A Strong Core Can Bring Added Health Benefits
Although the focus of working out the core muscles is usual for appearances, such as building a noticeable six-pack, there’s more to strengthening your core than just looking good in a swimsuit. A strong core can increase health benefits for your entire body.
Your core is just that–the “core” of your body. All of your essential functions extend outward from the center, like the trunk of a tree. Your spine, organs, and limbs are all connected through the core of your body. Because everything is connected from the center, when your core muscles are weak, this affects your entire body, even if your limb muscles are strong. By strengthening your core, you will help increase your back strength and stabilize your whole spine. As a result, you reduce the chance of injury and improve your posture.
The core is made up of upper and lower muscles, both of which are important. Most people tend to focus on working out their upper muscles (again, working for that six-pack), but it’s important not to neglect the lower core muscles.
To workout your core, Garden of the Gods Sports Club Manager Lauralee Beerman recommends first getting an assessment from your personal trainer. It will take time to build up your core strength, and it’s important to take it slow and listen to your body. You can begin with doing short exercises at your desk. An article in Best Health Magazine recommends this workout:
A simple but effective exercise for building core stability is to draw in the abdominal muscles (think about your belly button pulling away from your pant line), hold for five breaths, and then relax. Repeat 10 times. [Physiotherapist and Pilates instructor Martha] Purdy recommends doing this 10 times a day.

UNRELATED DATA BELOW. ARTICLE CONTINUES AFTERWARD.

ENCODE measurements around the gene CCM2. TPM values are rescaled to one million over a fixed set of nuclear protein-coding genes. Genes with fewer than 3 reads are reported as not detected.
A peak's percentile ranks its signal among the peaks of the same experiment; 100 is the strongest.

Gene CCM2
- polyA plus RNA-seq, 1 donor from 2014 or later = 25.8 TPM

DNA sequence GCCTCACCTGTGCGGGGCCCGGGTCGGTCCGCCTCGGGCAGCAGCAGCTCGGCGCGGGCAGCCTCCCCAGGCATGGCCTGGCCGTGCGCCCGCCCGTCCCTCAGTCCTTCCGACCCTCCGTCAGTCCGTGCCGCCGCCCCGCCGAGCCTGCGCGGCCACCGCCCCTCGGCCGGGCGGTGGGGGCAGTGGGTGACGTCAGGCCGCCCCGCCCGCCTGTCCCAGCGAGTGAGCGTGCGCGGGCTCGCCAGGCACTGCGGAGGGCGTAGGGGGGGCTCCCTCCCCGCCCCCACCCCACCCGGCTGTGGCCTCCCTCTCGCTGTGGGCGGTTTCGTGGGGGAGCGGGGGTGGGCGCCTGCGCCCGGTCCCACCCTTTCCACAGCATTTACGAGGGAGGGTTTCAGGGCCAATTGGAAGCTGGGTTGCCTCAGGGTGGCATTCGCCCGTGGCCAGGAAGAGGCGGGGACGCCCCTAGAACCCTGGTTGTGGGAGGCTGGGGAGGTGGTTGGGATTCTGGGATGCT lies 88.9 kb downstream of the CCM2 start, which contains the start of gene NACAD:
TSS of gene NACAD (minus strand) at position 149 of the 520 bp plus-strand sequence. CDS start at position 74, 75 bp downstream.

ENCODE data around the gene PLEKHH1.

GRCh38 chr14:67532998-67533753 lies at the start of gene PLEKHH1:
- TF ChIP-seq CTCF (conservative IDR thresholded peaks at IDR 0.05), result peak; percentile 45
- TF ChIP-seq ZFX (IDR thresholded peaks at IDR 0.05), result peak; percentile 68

When working out your core, Lauralee reminds us that it is important to remember to be cautious and pay attention to signs from your body. Check with your personal trainer or fitness instructor to be sure you are using the proper technique and have a neutral spine during your workout routine to prevent injury. Also, give your muscles at least a day to rest before exercising them again. And remember, give yourself (and your muscles) a break! Begin with the amount of exertion you can handle and gradually increase your workouts. This is something you can build up over time. For example, try and do the plank four to five times a week, adding a few seconds at a time.
Start building up your core strength in the coming winter months, and before you know it, you’ll be ready for swimsuit season!